Abstract 2610: In vivo Carotid Plaque Characterization Using T2*-Based Magnetic Resonance Analysis and the Role of Iron in Atherosclerosis
Background. Iron catalyzes lipid oxidation, is present in elevated concentrations in atherosclerotic plaque, and may contribute to plaque formation and destabilization; however, direct studies relating clinical history and iron in humans have not been performed to date. The magnetic resonance (MR) relaxation parameter T2* has been shown to accurately quantify myocardial and hepatic iron content in vivo. We investigated T2*-based characterization of carotid plaque in conjunction with ex vivo analyses.
Methods and Results. 25 patients referred for carotid endarterectomy completed clinical assessment to document events attributable to their carotid disease and preoperative MRI. The MR protocol performed on a standard 1.5 Tesla scanner used a variable echo gradient echo sequence with blood suppression to quantify T2* within the carotid plaque. The spatial resolution was 0.5mm x 0.5mm x 3mm. Analysis of explanted carotid plaques included electron paramagnetic resonance (EPR), inductively-coupled plasma mass spectroscopy (ICPMS), and histopathology. Symptomatic patients compared to asymptomatic patients had lower plaque T2* values in vivo (19.4±16.0 vs. 34.1±27.0 ms, p<0.02), and more iron (61.9±44.5 vs. 21.38±24.5 μg/g, p<0.01), more copper (1.03±0.68 vs. 0.42±0.27 μg/g, p<0.01), and less calcium (10.6±7.6 vs. 63.5±32.6 μg/g, p<0.05) by ex vivo analysis. EPR demonstrated a strong rhombic iron signal in plaques but not control vessels.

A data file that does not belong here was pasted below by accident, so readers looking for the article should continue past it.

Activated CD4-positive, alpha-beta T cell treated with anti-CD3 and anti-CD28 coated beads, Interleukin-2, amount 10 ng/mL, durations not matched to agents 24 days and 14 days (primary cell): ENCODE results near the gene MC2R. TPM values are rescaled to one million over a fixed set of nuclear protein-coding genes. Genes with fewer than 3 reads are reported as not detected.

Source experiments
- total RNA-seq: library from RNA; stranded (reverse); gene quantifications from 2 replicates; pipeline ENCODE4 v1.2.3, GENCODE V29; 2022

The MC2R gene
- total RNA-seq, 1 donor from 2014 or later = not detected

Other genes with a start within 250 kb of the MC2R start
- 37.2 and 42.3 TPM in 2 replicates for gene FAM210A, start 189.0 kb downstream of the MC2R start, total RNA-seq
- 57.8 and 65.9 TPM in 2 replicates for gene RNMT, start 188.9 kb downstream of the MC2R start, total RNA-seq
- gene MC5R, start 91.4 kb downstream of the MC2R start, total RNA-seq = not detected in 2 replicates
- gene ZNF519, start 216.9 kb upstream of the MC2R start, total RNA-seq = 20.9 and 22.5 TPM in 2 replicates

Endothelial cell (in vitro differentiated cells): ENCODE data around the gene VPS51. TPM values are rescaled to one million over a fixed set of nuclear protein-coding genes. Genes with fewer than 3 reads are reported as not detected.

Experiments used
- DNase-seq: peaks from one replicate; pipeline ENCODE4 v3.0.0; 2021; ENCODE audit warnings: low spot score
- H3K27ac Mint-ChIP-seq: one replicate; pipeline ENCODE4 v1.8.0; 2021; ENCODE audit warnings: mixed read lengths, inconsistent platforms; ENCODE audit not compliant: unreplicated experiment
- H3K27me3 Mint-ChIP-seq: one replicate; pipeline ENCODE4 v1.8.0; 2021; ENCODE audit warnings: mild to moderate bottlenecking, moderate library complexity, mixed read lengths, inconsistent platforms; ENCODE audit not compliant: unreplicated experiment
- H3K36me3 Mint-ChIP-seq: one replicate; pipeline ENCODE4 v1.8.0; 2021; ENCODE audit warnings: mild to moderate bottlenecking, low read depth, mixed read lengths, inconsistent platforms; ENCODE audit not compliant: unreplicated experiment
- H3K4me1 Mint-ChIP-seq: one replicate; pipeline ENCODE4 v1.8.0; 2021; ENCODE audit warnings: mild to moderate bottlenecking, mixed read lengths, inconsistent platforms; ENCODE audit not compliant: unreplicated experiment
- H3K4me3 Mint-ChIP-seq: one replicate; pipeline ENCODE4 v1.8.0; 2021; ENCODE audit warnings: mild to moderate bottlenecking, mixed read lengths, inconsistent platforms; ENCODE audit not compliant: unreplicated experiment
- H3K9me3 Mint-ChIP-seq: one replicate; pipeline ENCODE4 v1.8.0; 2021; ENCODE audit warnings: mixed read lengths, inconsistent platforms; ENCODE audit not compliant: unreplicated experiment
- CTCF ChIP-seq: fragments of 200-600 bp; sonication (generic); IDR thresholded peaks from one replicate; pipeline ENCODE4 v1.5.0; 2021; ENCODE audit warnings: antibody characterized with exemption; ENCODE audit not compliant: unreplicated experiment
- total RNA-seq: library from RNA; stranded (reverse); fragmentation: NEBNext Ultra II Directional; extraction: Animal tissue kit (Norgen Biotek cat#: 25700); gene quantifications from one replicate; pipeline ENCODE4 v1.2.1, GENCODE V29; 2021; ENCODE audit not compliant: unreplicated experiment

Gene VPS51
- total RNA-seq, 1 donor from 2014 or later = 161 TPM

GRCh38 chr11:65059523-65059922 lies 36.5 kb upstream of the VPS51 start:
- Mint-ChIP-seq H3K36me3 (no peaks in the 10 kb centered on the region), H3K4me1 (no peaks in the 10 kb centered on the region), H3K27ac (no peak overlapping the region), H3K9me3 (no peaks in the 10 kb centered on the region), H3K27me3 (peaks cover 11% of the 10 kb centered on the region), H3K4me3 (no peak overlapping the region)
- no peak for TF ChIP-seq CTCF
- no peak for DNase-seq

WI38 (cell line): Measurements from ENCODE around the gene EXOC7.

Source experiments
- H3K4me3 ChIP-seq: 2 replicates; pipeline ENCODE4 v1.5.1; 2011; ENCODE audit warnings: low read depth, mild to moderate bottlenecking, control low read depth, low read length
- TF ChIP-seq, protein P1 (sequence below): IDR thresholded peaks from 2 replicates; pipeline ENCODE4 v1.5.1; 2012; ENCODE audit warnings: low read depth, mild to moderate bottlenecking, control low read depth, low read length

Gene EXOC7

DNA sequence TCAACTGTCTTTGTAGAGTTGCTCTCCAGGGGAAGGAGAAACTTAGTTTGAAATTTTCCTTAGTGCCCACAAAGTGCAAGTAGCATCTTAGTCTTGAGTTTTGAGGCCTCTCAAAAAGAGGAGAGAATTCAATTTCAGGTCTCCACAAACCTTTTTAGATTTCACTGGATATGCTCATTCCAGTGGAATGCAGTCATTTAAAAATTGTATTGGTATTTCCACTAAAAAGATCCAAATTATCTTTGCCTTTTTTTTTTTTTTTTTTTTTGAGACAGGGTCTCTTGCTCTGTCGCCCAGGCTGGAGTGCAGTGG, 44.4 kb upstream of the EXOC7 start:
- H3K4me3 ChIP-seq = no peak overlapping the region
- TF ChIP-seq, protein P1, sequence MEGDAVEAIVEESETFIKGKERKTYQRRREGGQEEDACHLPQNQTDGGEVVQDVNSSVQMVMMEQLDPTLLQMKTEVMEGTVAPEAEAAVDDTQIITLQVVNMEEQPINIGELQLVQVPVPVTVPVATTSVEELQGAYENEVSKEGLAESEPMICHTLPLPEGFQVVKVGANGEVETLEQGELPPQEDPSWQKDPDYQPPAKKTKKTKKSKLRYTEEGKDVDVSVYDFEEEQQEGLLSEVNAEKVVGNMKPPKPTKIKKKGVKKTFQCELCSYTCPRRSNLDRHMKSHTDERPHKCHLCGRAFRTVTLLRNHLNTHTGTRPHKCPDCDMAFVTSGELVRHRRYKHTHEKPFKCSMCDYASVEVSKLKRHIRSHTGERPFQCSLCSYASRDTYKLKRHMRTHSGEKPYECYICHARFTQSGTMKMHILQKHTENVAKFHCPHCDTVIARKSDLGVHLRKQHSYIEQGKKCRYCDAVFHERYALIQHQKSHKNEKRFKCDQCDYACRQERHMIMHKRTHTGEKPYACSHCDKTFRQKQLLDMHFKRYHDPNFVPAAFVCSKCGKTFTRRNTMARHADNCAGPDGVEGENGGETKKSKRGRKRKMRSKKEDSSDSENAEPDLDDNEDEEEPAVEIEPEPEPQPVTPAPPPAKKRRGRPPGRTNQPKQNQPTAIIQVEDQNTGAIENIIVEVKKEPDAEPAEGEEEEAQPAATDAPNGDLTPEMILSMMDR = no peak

Conclusion. Measurement of plaque T2* is feasible at 1.5 Tesla, and may be useful in distinguishing plaques that produce clinical events. Further studies of iron and other factors producing this T2*-shortening effect are warranted.